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Regional differences in dialysis care and mortality among American Indians and Alaska Natives

TitleRegional differences in dialysis care and mortality among American Indians and Alaska Natives
Publication TypeJournal Article
Year of Publication2011
AuthorsHall, YN, Jolly, SE, Xu, P, Abrass, CK, Buchwald, D, Himmelfarb, J
JournalJ Am Soc NephrolJ Am Soc Nephrol
Date PublishedDec
ISBN Number1533-3450 (Electronic)<br/>1046-6673 (Linking)
Accession Number21980114
KeywordsAdolescent, Adult, Aged, Alaska, Female, Humans, Indians, North American, Male, Middle Aged, Renal Dialysis/ mortality, Young Adult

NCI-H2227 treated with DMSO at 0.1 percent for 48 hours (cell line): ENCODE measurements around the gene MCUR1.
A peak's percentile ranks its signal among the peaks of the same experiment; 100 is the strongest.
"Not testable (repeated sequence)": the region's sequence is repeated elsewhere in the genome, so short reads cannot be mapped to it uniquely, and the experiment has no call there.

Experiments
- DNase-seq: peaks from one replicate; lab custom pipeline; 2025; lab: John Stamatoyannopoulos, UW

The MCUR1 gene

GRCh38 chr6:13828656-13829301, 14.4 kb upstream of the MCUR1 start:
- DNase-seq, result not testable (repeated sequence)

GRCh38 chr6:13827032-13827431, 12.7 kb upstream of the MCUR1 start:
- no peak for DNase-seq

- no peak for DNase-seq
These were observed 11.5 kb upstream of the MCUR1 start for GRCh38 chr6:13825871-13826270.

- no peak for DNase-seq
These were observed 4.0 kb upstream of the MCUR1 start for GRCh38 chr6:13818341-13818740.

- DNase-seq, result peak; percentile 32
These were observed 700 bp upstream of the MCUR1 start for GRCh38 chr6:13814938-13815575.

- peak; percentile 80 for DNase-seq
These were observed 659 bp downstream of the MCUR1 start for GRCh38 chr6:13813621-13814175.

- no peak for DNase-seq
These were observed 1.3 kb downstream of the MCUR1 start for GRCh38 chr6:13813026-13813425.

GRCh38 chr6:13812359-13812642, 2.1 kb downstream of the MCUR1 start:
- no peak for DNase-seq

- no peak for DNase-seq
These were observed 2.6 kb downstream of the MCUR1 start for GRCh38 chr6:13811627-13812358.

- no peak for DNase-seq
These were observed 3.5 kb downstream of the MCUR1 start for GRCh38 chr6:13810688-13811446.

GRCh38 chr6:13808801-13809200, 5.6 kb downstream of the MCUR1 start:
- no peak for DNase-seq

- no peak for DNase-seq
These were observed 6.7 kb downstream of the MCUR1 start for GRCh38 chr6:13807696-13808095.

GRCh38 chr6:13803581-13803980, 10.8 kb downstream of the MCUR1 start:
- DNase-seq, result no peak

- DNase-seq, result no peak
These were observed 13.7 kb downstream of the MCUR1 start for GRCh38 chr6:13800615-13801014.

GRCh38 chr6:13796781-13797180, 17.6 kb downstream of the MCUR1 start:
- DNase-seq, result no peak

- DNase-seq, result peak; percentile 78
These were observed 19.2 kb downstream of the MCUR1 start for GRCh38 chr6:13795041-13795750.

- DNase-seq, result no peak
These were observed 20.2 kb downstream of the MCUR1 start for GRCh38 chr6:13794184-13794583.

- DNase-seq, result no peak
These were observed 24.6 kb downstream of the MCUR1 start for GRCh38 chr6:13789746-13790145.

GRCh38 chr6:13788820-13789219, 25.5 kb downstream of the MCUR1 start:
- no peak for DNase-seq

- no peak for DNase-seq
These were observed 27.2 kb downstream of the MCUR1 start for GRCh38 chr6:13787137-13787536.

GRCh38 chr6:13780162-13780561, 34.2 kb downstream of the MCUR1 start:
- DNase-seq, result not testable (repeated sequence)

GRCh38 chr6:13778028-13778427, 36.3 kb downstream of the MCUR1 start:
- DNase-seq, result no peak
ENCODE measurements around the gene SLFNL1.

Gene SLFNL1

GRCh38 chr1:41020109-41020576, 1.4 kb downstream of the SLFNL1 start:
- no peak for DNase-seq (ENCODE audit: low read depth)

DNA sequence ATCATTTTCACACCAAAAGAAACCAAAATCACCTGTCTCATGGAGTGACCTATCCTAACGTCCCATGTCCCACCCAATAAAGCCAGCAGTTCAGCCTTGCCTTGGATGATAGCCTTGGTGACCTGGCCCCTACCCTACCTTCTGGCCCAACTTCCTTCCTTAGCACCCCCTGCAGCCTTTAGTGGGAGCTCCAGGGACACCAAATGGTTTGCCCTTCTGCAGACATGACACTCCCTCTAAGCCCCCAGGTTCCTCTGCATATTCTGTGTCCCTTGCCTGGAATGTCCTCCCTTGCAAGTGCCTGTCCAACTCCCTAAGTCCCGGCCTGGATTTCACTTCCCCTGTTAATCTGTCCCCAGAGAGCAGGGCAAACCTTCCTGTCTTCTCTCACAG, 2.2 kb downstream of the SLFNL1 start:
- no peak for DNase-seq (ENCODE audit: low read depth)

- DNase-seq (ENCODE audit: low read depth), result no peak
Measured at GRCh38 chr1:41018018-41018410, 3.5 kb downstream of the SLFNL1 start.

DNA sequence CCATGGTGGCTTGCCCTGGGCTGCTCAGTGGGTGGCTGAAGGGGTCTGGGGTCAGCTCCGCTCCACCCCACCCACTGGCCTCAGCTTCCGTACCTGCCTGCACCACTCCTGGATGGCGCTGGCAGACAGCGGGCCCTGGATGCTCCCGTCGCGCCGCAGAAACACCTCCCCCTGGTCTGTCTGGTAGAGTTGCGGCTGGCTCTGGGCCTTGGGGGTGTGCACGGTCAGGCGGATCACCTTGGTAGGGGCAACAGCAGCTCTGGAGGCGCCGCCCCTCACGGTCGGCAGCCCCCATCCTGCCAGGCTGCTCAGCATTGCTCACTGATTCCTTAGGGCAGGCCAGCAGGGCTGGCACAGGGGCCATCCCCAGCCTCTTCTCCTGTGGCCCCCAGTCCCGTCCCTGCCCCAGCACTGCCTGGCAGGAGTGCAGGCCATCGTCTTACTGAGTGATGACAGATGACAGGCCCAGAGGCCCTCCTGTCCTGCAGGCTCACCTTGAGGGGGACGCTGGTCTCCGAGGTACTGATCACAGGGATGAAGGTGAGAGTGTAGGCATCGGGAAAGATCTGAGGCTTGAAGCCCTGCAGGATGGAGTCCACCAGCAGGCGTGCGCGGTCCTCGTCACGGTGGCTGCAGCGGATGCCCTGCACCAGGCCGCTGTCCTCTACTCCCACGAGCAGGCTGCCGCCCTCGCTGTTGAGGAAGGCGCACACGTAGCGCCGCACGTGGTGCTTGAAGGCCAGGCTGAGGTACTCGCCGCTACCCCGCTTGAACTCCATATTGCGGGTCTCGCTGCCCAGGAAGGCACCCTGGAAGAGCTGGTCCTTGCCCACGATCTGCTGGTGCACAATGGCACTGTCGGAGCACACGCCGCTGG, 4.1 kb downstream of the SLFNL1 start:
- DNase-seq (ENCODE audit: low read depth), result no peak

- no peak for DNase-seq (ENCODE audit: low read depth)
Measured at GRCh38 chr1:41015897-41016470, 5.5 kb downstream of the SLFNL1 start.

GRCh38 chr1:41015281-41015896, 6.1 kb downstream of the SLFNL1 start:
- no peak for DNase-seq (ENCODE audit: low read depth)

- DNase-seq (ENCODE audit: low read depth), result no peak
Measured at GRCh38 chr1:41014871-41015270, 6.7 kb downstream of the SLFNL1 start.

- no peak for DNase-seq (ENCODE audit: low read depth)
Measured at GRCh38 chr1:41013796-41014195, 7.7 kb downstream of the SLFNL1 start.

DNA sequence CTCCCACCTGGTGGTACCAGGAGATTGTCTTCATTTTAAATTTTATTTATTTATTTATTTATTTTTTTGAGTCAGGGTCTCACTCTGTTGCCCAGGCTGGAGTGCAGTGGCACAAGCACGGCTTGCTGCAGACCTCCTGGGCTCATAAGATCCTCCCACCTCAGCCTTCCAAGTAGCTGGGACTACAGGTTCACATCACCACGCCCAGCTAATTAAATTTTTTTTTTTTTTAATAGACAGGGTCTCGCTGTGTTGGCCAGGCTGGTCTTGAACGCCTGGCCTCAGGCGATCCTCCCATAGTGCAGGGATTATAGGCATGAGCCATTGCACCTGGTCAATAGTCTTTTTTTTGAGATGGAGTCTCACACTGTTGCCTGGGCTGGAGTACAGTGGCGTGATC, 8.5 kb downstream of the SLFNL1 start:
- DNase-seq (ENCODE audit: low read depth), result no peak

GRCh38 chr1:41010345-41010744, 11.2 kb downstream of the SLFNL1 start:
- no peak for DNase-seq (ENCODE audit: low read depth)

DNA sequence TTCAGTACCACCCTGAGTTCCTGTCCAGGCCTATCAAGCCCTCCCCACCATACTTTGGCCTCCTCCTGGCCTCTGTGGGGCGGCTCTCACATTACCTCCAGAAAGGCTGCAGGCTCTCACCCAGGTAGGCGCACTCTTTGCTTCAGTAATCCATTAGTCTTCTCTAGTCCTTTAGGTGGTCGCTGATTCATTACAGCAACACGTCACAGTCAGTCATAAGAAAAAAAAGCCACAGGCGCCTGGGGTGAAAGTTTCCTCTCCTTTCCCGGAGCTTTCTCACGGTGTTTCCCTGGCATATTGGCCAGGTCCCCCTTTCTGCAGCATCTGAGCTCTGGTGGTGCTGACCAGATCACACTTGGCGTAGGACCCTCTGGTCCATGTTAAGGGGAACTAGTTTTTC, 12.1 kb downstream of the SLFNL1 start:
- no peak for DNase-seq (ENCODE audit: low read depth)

AbstractAmerican Indians/Alaska Natives (AIANs) compose a heterogeneous population that includes geographically distinct tribal communities, many with high rates of ESRD. Regional features of dialysis care and mortality are unknown in this population. Here, we describe the structure of dialysis care and mortality of adult AIANs who initiated maintenance dialysis during 1995-2008 in different regions of the US. Overall, 13,716 AIANs received dialysis at 2054 facilities. Approximately 10% (n = 197) of these facilities provided care to two-thirds (n = 9011) of AIANs. AIANs from the Southwest and Alaska were concentrated in relatively few dialysis facilities whereas those in the Eastern US and Pacific Coast were distributed more diffusely. Despite comparably high rates of poverty, diabetes, and cardiovascular disease, annual mortality rates were lower in the Southwest (13.9%) compared with the Southern Plains (23.2%), Alaska (21.2%), Eastern US (20.0%), Northern Plains (20.8%), and Pacific Coast (22.0%). These regional differences were consistent over time and persisted after adjusting for sociodemographic and clinical variables and area-based poverty. In conclusion, regional differences in the structure of dialysis care and patient mortality exist among AIANs. Southwestern AIANs experience the highest concentration of dialysis care and the lowest mortality. Our findings suggest that an area-based approach examining the care structure of relatively few dialysis facilities may delineate determinants of these differences and improve the quality of care to many AIAN communities.
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